Once again, the PR industry finds itself in the position of being wildly unrepresentative of the very people it is trying to reach on behalf of clients or organisations. But do non-graduates perform as well as graduates, or is employing them just a box-ticking exercise?
Anna Terrell, a director at Hope&Glory who runs the agency’s internship programme, argues that they are a valuable commodity.
"Audiences are diverse – they aren’t all middle-class twentysomething graduates – and therefore a diverse workforce gives us a much more reflective view on society," she says. "Our school-leaver intern, Lily, is just as capable as any graduate who has walked through the door, but she sees the world through the eyes of a 19-year-old and has a completely different outlook on the work we do. We can’t teach that, and therefore her unique perspective is invaluable to us."
According to Hilton, non-graduates also tend to be more engaged with the agency’s brand than their graduate counterparts, while Wilson says that non-grads at Cohn & Wolfe "perform well".
In November, Marshall Manson, the UK chief executive of Ogilvy PR, urged staff to "leave their ivory towers" and connect with a Britain outside the M25. About eight million people, or just under 13 per cent of the population, live in London.
But with the majority of the biggest UK-based PR agencies having headquarters in London, the industry has a job on its hands of breaking out of a metropolitan bubble of its own making.
One agency that has not followed the London-only model is Frank PR. Andrew Bloch, founder of the agency, explains the rationale behind setting up "Manc Frank" in Manchester in 2013 and McFrank, in Glasgow, two years later, in addition to its original London office. Regional diversity, he says, has "reinvigorated" the creativity among staff at the agency.
"Creating an agency that has true diversity at its core is the pipe dream of most agencies these days," he adds. "I believe that a better representation of ages, sexes, ethnic, cultural and educational backgrounds in the workforce doesn’t necessarily equal a more diverse agency because of the ‘London bubble’ effect. Basically, any diversity tends to be crushed by the need to conform to a perceived stereotype in the capital. PR people, essentially, are all trying to be the same in London."
Cohn & Wolfe, like several other agencies PRWeek spoke to, offers its interns the London Living Wage in a bid to attract new talent, particularly those not already living in the capital.
Wilson, while endorsing Manson’s plan to despatch staff on cultural immersion tours of the North, thinks this does not go far enough. The lack of high-quality candidates who are not from London or the South East concerns him.
The chief executive, who is originally from the North West, says: "The cost of living is clearly a critical factor here and I am worried that, compared with even five years ago, we are not seeing the same levels of young talent from Scotland, Northern Ireland, Wales, and Northern England. I have no doubt that the talent is there and I am keen to tap into it. Not only do we want to recruit the best talent, wherever it is located, but by increasing geographical diversity even with the UK we will ensure that our campaigns are not built within a London bubble for a London bubble."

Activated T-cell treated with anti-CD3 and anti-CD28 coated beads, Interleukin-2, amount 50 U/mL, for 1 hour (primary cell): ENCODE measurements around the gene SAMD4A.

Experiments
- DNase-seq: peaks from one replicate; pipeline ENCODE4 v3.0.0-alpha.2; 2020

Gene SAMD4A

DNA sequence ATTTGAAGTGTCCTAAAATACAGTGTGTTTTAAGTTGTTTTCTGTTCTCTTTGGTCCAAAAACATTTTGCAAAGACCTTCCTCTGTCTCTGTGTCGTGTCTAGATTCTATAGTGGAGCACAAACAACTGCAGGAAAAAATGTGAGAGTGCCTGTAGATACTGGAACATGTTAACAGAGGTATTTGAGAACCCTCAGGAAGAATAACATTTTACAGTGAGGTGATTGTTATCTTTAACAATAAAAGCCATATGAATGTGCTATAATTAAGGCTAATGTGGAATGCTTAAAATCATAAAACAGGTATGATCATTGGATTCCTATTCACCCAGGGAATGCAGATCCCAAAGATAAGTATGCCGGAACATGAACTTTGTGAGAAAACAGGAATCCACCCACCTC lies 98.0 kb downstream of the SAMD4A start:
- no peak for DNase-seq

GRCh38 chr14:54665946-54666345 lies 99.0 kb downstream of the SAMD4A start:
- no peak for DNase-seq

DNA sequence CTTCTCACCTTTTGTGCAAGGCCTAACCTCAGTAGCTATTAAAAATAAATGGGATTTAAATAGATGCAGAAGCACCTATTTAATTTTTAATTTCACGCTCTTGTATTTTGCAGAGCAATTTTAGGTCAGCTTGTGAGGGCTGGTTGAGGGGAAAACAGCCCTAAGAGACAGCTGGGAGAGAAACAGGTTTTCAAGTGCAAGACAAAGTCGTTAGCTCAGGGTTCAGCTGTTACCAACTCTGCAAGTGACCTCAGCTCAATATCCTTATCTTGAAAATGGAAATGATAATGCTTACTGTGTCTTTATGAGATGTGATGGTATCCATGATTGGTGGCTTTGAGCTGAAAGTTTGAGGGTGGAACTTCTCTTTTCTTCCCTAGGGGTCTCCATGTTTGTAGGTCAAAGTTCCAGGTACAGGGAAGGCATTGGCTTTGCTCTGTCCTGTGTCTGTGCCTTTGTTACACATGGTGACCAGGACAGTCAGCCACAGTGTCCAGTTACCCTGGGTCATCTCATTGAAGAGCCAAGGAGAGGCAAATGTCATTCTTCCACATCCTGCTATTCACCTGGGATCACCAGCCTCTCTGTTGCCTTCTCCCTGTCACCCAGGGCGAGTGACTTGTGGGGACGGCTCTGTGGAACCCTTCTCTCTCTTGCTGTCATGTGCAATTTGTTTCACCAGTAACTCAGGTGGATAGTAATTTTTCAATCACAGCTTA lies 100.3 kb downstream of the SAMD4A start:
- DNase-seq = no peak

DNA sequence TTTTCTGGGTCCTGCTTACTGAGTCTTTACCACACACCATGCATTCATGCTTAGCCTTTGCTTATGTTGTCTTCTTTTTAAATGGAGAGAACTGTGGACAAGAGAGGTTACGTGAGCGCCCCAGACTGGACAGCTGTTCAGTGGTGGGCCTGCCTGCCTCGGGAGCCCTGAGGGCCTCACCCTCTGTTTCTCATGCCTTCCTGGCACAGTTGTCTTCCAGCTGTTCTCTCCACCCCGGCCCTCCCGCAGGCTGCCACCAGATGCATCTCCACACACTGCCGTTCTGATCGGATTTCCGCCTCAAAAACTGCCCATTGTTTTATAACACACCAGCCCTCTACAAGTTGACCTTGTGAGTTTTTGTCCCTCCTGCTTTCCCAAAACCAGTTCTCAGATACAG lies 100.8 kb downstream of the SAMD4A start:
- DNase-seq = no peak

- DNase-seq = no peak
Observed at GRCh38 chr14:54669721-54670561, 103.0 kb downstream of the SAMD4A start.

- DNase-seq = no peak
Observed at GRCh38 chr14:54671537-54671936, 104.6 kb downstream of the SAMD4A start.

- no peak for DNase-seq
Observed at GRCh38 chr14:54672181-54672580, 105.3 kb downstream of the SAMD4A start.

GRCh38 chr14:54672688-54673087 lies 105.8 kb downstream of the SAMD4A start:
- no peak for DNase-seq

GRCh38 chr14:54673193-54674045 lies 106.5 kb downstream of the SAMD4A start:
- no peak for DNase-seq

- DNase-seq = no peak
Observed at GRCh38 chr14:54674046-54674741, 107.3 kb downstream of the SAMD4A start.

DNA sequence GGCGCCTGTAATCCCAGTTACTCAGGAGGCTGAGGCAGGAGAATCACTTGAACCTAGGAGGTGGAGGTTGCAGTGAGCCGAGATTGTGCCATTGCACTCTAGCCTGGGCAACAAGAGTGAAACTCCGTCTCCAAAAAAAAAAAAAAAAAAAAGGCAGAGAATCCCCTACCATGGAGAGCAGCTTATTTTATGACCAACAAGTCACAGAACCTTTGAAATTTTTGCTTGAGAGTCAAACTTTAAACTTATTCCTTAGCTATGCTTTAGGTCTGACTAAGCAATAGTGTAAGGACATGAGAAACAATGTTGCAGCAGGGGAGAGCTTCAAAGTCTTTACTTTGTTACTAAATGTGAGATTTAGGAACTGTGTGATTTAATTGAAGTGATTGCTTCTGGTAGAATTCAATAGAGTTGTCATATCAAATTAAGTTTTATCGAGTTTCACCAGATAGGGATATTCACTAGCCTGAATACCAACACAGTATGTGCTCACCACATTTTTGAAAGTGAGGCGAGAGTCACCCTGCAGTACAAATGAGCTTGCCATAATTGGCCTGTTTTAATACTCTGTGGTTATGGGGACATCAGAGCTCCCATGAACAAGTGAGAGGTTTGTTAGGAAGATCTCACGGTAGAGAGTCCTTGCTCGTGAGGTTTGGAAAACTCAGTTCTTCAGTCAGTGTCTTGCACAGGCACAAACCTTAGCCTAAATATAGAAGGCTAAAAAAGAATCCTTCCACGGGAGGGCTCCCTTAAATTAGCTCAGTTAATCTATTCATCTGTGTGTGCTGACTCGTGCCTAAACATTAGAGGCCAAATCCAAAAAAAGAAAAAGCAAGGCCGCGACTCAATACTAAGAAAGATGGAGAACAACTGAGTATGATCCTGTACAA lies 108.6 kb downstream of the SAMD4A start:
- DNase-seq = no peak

Despite what agencies claim they are doing, sources tell PRWeek that, although candidates from regional backgrounds stand a reasonable chance of being hired – if they are a blank slate and have never worked in the industry – there is a presumption that staff from regional agencies will not keep pace with their peers in a London shop, limiting their chances of getting a job.
If Brexit and the election of Donald Trump in the US teach us anything, it is that surrounding yourself – either in real life or social media – with people who share the same view leads to a nasty shock when you discover that a less-vocal majority holds a radically different point of view.
Terrell says it is the job of a good PR agency to understand and reflect this in the work they do.
She adds: "Brexit shows that the views of London aren’t always in line with the views across the country – and therefore having a ‘London-only’ perspective would be a disservice to our clients. The work we do simply wouldn’t be as good."
So, is the future of diversity in the industry bright? The TBF says there is a long road still to travel before the ideal of a representative workforce is achieved.
Stimson concludes: "With commitment from the industry it is achievable, but it will take sustained and determined investment of time and finances from PR firms to make it happen."
Nitesh Khetani, 27, a British Indian from London, got his job as a manager at Golin via the Taylor Bennett Foundation’s graduate scheme, after studying at Kingston University.
"I was contemplating a career in law, but soon after graduating I changed my mind. A friend introduced me to the Taylor Bennett Foundation (TBF). The programme opened my eyes to an industry I never knew existed and convinced me that a career in communications was viable. I didn’t have any pre-conceptions of the industry because I didn’t know it existed. I always thought PR was about promoting events, and people luring you into restaurants. Being of Indian descent, it’s common to know about other professions such as law, accountancy and medicine; media and comms as a career is pretty unheard of or not considered a serious job.
"After graduating, I found it very difficult to find a job, due to the recession and my lack of experience. A close friend had recommended TBF to me, having completed the training programme herself and begun a PR career.
"TBF helped me gain the experience I needed, as well as educating me on the types of roles that are available and the culture of different agencies and in-house companies.
"TBF highlighted the diversity challenges within the industry but this did not affect my view negatively nor did it have an impact on my job search. If anything, it made me more determined to land a job in PR and be successful at it.
"My ethnicity helps in a number of ways, but mainly it’s the approach I take with media and the content we produce. In relation to the former, I’ve found that just by being myself I can offer something unique. I can also build relationships with people who are also not from traditional backgrounds.
"We have a lot of discussions in the office about having ethnic minorities well represented in the digital content we produce, too.
"I’ve been fortunate enough to work with a diverse range of people at Golin and have never experienced any drawbacks. The team I work in is made up of 50 per cent BAME and 50 per cent white employees. We have a lot of fun sharing stories about our cultures and traditions. A lot of people have had their eyes opened to stuff they would never have been made aware of."